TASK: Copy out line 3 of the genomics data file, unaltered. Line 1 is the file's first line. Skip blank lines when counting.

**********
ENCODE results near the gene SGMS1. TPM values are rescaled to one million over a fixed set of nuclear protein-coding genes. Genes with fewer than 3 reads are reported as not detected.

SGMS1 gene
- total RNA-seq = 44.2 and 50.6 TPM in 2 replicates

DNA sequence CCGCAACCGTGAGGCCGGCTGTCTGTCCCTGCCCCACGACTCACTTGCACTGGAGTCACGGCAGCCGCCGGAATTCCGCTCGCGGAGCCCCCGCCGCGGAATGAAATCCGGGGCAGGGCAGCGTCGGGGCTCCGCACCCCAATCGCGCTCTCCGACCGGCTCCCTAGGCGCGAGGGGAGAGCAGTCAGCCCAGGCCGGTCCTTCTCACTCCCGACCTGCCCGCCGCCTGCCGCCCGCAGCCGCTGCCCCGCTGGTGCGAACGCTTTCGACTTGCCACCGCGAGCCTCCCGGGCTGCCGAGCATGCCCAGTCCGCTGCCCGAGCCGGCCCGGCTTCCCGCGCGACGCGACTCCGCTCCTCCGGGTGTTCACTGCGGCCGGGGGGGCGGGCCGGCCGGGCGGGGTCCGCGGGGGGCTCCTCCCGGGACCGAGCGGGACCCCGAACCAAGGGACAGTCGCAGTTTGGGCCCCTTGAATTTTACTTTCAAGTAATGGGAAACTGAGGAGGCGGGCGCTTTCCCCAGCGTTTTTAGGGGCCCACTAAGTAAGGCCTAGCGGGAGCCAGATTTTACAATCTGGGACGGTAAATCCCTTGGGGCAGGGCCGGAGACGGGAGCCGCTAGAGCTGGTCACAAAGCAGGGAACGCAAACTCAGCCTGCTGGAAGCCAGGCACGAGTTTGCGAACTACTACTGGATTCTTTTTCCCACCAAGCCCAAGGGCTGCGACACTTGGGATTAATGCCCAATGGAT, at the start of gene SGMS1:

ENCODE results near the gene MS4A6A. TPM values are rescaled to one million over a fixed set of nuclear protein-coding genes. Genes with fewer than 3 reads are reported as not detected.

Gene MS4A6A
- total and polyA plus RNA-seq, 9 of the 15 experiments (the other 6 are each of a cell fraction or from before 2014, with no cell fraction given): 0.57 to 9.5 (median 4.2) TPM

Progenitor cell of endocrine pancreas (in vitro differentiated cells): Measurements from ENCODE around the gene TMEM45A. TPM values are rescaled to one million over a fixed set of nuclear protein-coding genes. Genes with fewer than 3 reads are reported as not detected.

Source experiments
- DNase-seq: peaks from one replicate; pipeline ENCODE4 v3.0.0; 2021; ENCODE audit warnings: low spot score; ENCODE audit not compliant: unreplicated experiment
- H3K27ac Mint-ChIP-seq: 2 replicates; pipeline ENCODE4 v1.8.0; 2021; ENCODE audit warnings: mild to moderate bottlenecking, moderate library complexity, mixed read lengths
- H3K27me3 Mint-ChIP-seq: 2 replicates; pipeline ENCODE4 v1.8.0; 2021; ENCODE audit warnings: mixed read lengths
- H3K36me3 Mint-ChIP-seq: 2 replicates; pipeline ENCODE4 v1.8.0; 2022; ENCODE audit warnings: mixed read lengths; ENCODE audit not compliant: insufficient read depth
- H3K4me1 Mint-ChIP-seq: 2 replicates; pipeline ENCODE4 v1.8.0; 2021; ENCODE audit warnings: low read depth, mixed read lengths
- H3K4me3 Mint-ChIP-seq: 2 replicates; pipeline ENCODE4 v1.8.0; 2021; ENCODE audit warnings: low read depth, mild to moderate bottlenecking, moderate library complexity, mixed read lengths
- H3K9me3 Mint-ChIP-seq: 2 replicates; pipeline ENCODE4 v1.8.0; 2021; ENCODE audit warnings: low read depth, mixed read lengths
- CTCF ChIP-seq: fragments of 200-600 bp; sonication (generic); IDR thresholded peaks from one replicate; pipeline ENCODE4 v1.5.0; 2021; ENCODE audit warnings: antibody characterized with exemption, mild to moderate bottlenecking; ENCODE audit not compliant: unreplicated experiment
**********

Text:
- total RNA-seq = 44.2 and 50.6 TPM in 2 replicates